6. cole3244 says:

    sorry i have to disagree, the consumer has participated in creating this problem. if there were more viewers watching the opposing agenda more ceo’s with that mindset would be willing to invest in that programming and give the (little people) more choices and create a more educated consumer able to make better decisions in the voting booth and elsewhere.

  7. Houndentenor says:

    Here’s how bad local news is today. Whenever a governor or senator runs for president, we find out about all kinds of scandals associated with them that have never been reported before. This is as true for Republicans as Democrats so it’s not about “media bias”. it’s about a lack of interest on the part of local news stations and newspapers in covering real news. yes, they cover all the big car crashes and crimes, but there’s no depth to any of the coverage. So your mayor, Congressman or senator may be crooked as the day is long and you’ll never find out unless he or she does something so outrageously stupid as to be arrested for it.

  8. emjayay says:

    My version of local news history:

    Back sometime in the olden days there was a long newspaper strike in San Francisco. The local PBS station decided to have a news discussion on every night with the actual unemployed local newspaper reporters. They were friends and associates not newsreaders of the period, so they acted like it. Local news noticed and decided their newsreaders should pretend to be buddies also. As time went on they added tons of makeup, women (attractive in a plasticy sort of way only please), unrealistically big and glossy hairdos, a million candlepower of lighting from every possible direction and as it became available video. Plus the winning the local lowest common denominator eyeballs competition to get higher local ad rates. Whether you are in NYC or Podunk it’s the same.

    This also spawned PBS’s Washington Week in review. It also left a big opening for local PBS evening news which other than the too boring half the time even for me PBS NewsHour is the only news on PBS stations. I guess doing actual news with all those reporters and trucks and crews and research (not done by local commercial channel news) is way too expensive without advertising, government support, or millions of dollars grants.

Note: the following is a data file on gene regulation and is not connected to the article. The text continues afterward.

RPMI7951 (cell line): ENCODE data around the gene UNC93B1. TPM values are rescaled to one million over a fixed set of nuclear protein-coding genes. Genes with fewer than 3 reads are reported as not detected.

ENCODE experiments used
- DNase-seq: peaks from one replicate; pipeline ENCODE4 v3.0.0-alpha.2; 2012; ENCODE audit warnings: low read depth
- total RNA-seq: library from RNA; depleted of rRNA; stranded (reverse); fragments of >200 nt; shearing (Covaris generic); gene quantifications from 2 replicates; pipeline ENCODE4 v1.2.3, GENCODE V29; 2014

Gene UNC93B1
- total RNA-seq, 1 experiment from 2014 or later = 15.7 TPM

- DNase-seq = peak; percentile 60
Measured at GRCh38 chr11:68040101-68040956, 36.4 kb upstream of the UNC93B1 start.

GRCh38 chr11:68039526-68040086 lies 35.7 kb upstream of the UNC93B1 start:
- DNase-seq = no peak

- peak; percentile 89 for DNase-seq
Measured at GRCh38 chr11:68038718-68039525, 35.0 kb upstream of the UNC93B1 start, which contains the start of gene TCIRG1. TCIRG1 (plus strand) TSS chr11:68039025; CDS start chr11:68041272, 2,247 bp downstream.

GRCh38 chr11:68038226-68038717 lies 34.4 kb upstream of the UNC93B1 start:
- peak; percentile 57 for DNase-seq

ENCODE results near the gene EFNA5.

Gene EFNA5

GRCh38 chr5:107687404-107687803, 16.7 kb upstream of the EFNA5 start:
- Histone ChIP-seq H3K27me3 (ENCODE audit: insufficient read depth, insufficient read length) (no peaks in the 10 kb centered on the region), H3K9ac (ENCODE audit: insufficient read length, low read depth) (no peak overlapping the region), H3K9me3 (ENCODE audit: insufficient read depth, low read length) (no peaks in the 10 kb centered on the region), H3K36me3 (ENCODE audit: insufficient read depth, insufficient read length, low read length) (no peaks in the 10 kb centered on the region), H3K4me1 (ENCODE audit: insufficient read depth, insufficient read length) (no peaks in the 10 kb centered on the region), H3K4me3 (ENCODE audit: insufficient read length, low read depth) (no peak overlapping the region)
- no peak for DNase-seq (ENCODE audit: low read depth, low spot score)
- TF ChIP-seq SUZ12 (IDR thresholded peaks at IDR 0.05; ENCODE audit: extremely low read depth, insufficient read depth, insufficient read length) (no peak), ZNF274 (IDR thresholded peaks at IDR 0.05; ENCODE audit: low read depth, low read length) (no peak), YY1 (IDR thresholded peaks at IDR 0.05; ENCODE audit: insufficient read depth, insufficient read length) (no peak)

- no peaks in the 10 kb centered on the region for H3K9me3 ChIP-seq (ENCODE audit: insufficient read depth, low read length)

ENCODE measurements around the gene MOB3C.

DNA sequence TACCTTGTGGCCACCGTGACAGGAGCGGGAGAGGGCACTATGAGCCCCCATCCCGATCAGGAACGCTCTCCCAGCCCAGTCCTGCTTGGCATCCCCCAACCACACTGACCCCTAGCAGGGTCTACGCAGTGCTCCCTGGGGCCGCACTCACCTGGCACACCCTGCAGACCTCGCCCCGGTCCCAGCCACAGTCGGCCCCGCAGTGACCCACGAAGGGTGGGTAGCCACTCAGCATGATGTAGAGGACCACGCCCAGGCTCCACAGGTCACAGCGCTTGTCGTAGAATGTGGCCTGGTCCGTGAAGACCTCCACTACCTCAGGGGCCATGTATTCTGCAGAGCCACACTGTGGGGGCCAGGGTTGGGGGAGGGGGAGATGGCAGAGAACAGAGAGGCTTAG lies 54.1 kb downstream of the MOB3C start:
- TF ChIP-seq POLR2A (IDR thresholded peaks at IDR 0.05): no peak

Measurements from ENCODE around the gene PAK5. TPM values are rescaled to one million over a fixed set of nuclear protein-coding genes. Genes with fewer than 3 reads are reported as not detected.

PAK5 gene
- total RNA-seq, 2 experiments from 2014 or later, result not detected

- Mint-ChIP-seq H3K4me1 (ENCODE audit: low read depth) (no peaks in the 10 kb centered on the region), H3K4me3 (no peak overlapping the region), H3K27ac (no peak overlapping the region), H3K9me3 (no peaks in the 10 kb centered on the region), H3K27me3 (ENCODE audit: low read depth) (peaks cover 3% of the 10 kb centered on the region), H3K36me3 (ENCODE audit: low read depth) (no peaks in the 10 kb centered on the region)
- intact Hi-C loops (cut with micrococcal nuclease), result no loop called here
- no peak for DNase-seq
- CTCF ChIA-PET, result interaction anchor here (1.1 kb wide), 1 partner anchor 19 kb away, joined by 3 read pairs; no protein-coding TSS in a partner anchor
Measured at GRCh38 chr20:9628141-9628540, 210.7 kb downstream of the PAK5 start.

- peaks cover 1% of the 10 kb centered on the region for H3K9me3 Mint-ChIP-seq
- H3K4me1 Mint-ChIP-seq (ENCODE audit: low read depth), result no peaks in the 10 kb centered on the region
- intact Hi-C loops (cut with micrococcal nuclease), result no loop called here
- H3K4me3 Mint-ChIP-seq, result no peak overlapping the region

9. Ford Prefect says:

    Being CEO in an oligopoly means being able to create precisely the environment one wishes to profit from. Power creates its own demand, as it were. They don’t mind losing a lot of money on things that benefit them politically, because they know that power will accrue to future profits.

    This is not driven by “consumers.” It’s a top-down hierarchy and “markets” have nothing to do with it. Six corporations own 90% of ALL media outlets in the US. Do you think they give a rat’s ass about what “consumers” think? Of course they don’t!

  10. woodroad34 says:

    Already, the extreme right media (Greta VanSustern, Rush Limbaugh, Investors.com) is taking a Judicial Watch “expose” (Judicial Watch, a “non-partisan” conservative group) on Eric Holder and the Trayvon Martin trial and how he’s helping to foment riots over the not guilty verdict–the conservative media is running with it. Wing-nuts are taking this “expose” as fact rather than it being an interpreation of loosely strung together innuendo (line item expenses and an audio bit purporting to show Eric Holder inciting to riot). The expose’s effect is to enrage and not supply information. That’s what “journalism” means to emotionally unfit people.

  11. cole3244 says:

    the ceo’s go where the money is & ratings are money, get the (little people) to watch quality programming and it will be there, the elites may push an agenda but green is their fav color and they can’t resist the bottom line no matter how much it repulses them.

  12. Ford Prefect says: